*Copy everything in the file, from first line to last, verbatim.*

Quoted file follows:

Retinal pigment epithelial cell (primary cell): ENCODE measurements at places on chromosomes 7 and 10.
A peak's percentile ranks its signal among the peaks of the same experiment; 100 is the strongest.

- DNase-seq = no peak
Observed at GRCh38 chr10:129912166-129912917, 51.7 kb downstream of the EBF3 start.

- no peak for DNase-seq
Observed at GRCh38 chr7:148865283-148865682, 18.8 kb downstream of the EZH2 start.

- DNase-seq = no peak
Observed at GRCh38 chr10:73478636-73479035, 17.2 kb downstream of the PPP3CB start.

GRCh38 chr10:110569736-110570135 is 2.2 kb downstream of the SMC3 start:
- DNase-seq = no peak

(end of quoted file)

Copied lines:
Retinal pigment epithelial cell (primary cell): ENCODE measurements at places on chromosomes 7 and 10.
A peak's percentile ranks its signal among the peaks of the same experiment; 100 is the strongest.

- DNase-seq = no peak
Observed at GRCh38 chr10:129912166-129912917, 51.7 kb downstream of the EBF3 start.

- no peak for DNase-seq
Observed at GRCh38 chr7:148865283-148865682, 18.8 kb downstream of the EZH2 start.

- DNase-seq = no peak
Observed at GRCh38 chr10:73478636-73479035, 17.2 kb downstream of the PPP3CB start.

GRCh38 chr10:110569736-110570135 is 2.2 kb downstream of the SMC3 start:
- DNase-seq = no peak